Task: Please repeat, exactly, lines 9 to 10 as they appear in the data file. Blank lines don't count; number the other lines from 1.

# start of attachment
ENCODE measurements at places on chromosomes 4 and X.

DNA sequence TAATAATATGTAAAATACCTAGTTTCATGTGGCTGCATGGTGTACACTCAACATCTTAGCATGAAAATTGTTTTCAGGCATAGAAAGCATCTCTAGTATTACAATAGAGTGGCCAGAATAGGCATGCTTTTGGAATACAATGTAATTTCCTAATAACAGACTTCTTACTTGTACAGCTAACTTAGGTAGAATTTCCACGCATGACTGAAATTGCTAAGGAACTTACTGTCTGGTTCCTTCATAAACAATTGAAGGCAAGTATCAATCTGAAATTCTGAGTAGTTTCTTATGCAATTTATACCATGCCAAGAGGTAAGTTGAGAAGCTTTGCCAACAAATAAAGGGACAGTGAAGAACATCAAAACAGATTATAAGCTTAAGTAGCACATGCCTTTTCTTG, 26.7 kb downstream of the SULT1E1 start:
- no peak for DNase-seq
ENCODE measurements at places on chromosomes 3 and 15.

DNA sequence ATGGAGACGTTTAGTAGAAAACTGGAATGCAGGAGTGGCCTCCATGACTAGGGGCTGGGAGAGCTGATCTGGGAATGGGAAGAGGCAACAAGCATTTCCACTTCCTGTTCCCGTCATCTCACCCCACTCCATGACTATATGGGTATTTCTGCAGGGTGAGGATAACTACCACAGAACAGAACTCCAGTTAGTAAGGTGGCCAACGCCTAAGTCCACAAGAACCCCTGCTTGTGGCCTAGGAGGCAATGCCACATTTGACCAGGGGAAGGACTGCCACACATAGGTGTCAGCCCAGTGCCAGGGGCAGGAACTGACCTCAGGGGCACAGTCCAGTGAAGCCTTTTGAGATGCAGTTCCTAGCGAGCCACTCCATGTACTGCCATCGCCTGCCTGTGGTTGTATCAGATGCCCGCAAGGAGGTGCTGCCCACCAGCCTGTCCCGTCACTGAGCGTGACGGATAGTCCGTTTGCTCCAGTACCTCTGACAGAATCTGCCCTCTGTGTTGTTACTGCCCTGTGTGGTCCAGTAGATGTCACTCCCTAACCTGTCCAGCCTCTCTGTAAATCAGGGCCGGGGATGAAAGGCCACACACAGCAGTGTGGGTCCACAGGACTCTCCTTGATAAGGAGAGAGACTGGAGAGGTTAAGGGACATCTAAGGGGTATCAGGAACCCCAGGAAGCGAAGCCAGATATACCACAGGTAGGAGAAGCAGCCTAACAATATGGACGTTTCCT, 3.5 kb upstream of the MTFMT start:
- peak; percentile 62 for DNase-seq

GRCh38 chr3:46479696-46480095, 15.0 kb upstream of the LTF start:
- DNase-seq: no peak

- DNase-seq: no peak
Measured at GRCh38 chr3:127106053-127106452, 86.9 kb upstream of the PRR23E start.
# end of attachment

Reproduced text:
- DNase-seq: no peak
Measured at GRCh38 chr3:127106053-127106452, 86.9 kb upstream of the PRR23E start.